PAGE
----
By Gati Aher, Class of 2019
by Sophia Lupo, Class of 2019
By Kassidy Kirchner, Class of 2017
By Quentin Inglis, Class of 2018
Students in the Drawing and Painting class created large acrylic paintings of nature. Here are the assignment details:
" Shepard Fairey’s stenciled red, blue and beige poster of President Obama with the word “Hope” beneath it became an iconic image of the president’s 2009 inauguration and presidency, plastered on people’s shirts and walls across the country. This inauguration, Fairey’s signature designs are back with a similar message of hope."
Alegria Paez, Grade 12
Art Students Speak Up Through Their Art
This assignment was originally posted on 4/2016
My fantastic student teacher Lauren Bingham created a wonderful lesson for the Digital Art Class that can be found here: missbart.com. She showed students the work of artists Cindy Sherman, the Guerrilla Girls, Duane Hanson and Barbara Kruger. Then the students discussed stereotypes, cultural appropriation, and social justice. The students selected their own messages that they wanted to convey.
Here is what Alegria wrote about the lesson:
"This lesson reinforced the idea that the American culture isn't perfect. As progressive and liberal as the American culture paints itself to be, there is still much to be done in the name of progress and equality. My own project, intended to highlight the gender and racial pay gap, is an example of something that needs to change. Women are still paid less than men in the same job positions, and that inequality gets worse when you factor in women of different cultural background and races. Although the American culture is progressive in so many ways, those achievements in equality tend to hide other areas in which change is long overdue. Fortunately, the artists we studied in class have proven that although it is slow-going, people are starting to push social justice issues into different kinds of media: the most powerful, it seems, is art. Art for social justice is a way to highlight such injustices and communicate the need for change. It is inspiring to think that win a few simple yet impactful images, people can be galvanized into action."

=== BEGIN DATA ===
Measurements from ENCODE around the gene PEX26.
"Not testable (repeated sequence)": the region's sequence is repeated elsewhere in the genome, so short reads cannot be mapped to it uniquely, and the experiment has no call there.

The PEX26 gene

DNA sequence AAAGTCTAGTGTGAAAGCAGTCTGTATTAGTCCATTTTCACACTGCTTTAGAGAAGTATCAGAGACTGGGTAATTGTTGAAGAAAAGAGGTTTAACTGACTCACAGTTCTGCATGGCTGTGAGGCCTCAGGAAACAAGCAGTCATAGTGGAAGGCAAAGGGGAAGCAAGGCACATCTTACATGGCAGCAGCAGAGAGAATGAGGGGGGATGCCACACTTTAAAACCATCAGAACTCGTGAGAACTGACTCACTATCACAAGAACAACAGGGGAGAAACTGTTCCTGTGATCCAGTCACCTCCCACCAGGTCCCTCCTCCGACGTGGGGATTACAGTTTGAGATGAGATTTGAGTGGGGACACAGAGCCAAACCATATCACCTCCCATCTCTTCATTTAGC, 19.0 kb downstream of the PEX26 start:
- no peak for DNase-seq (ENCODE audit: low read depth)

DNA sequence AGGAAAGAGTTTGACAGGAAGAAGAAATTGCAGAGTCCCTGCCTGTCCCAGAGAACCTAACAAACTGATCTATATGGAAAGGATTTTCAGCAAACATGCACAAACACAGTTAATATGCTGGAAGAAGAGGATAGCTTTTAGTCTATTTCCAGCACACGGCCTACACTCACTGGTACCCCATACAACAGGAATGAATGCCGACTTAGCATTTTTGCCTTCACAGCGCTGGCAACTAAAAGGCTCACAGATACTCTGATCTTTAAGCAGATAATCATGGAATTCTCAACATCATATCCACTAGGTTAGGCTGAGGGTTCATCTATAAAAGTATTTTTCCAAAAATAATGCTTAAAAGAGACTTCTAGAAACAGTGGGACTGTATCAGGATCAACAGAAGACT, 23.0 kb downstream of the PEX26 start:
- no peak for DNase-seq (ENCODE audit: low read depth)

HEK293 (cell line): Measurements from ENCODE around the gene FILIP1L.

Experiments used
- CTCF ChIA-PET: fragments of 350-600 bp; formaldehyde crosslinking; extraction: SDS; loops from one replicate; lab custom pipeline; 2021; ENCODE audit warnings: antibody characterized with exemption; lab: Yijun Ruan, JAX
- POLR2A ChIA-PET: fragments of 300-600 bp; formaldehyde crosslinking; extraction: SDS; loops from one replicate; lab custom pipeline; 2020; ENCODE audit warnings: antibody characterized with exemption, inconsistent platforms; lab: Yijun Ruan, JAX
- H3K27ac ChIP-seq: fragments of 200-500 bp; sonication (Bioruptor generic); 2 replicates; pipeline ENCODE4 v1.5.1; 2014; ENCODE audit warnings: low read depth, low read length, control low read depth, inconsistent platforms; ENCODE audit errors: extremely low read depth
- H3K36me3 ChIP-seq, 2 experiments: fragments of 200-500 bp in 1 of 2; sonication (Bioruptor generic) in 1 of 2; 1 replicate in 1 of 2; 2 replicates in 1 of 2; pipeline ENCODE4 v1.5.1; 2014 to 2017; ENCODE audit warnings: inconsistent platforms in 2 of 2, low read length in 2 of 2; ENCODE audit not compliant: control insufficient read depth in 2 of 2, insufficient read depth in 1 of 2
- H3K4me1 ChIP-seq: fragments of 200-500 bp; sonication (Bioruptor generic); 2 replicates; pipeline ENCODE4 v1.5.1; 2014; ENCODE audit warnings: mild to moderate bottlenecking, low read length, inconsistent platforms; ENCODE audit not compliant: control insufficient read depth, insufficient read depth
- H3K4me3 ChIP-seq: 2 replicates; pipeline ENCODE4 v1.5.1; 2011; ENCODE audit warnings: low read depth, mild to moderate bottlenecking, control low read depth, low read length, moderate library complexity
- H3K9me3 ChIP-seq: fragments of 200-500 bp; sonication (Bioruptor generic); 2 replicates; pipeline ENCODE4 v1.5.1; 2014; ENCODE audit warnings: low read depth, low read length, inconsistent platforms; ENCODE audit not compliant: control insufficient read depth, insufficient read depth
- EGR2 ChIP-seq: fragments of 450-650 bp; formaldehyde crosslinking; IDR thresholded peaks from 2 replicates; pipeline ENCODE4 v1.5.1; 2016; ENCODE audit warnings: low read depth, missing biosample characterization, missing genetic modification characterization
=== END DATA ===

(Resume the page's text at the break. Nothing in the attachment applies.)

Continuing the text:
Michael Dignan, Grade 11
Nina Nguyen, Grade 12
"Throughout this lesson I learned that there are a lot of stereotypes that are overlooked such as teenage stereotypes and ones that are hobby-specific. I feel that my own project reflects social justice in terms of gender, instead of what I had originally intended which was ethnicity. I attempted to portray the view that some people have that does not consider women as equal as men, sometimes treating women as less than human. From the different artists we studied I learned that there are various different ways to deliver messages of social justice. The Guerrilla Girls showed the power of anonymity while Duane Hanson utilized the effectiveness of isolated individuals."
Raybien Felizardo, Grade 12
"My project reflects social justice by showing that each race is coming together and not being racist or being segregated."
Julia Cannalonga, Grade 11
Jessica Sarver, Grade 11
"My project shows that men are considered superior to women and that it's easier for them to succeed in life, while to have the same opportunities, women have to go through many more obstacles."
Christina Chang teaches art and design at Burlington High School.